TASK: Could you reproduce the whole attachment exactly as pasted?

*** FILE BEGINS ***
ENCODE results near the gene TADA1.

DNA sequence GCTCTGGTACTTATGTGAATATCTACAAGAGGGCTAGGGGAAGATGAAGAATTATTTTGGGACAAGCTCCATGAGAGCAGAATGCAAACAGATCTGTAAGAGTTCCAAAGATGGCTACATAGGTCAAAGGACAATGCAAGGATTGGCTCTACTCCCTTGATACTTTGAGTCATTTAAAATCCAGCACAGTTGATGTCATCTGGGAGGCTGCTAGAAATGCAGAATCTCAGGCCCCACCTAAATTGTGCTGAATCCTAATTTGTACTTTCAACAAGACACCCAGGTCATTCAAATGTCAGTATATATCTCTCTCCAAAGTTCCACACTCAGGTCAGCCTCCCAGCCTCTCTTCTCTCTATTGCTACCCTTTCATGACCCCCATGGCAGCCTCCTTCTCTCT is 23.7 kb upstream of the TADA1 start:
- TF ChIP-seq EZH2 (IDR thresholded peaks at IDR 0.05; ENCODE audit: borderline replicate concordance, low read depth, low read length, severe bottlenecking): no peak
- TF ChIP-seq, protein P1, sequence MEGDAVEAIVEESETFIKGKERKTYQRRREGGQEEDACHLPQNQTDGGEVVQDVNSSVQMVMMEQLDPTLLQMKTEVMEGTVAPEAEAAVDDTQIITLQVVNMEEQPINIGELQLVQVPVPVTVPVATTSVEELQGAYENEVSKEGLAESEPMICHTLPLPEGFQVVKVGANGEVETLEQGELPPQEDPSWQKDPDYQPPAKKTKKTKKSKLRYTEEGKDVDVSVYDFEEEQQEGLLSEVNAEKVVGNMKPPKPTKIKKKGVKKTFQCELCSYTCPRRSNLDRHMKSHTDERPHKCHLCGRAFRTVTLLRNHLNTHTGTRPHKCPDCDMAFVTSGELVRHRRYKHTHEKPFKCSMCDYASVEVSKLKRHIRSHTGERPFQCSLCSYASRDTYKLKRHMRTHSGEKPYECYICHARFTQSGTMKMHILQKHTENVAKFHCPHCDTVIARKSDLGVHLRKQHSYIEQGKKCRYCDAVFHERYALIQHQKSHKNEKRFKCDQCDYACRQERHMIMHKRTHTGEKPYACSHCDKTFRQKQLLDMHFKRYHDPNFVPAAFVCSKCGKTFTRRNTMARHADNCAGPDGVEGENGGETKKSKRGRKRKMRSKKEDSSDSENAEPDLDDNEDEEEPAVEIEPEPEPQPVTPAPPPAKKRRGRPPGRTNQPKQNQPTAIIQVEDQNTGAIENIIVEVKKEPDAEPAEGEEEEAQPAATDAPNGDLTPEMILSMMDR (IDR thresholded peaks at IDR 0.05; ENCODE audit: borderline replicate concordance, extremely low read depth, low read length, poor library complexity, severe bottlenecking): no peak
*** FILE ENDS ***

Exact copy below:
ENCODE results near the gene TADA1.

DNA sequence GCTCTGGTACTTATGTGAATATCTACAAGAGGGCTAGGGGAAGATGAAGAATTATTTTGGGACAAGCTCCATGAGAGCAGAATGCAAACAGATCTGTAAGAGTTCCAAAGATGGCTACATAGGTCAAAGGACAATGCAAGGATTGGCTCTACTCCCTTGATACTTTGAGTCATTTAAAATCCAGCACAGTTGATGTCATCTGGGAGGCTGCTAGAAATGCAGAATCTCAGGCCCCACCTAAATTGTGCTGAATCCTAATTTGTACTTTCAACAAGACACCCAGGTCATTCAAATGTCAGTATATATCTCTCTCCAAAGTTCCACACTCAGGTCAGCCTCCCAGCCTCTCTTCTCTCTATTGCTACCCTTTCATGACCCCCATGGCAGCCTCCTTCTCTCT is 23.7 kb upstream of the TADA1 start:
- TF ChIP-seq EZH2 (IDR thresholded peaks at IDR 0.05; ENCODE audit: borderline replicate concordance, low read depth, low read length, severe bottlenecking): no peak
- TF ChIP-seq, protein P1, sequence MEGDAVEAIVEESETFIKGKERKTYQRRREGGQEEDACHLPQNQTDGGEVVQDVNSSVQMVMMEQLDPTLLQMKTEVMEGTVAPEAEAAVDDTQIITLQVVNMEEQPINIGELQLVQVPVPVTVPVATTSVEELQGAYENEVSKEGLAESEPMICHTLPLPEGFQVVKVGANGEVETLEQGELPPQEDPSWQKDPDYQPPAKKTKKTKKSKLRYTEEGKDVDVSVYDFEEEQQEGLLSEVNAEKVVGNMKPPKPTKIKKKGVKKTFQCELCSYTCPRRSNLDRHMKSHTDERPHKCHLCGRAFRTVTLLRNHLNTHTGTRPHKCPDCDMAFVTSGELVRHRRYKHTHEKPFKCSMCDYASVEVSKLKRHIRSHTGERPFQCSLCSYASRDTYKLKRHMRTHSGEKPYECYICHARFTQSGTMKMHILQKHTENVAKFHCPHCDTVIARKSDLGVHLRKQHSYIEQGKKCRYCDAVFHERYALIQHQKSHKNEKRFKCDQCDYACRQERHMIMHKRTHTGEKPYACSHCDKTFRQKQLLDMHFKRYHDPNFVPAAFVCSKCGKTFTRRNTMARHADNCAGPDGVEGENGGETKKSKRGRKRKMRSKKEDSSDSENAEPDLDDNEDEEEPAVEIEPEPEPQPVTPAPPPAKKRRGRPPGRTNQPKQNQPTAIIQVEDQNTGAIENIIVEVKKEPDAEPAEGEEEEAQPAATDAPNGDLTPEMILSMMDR (IDR thresholded peaks at IDR 0.05; ENCODE audit: borderline replicate concordance, extremely low read depth, low read length, poor library complexity, severe bottlenecking): no peak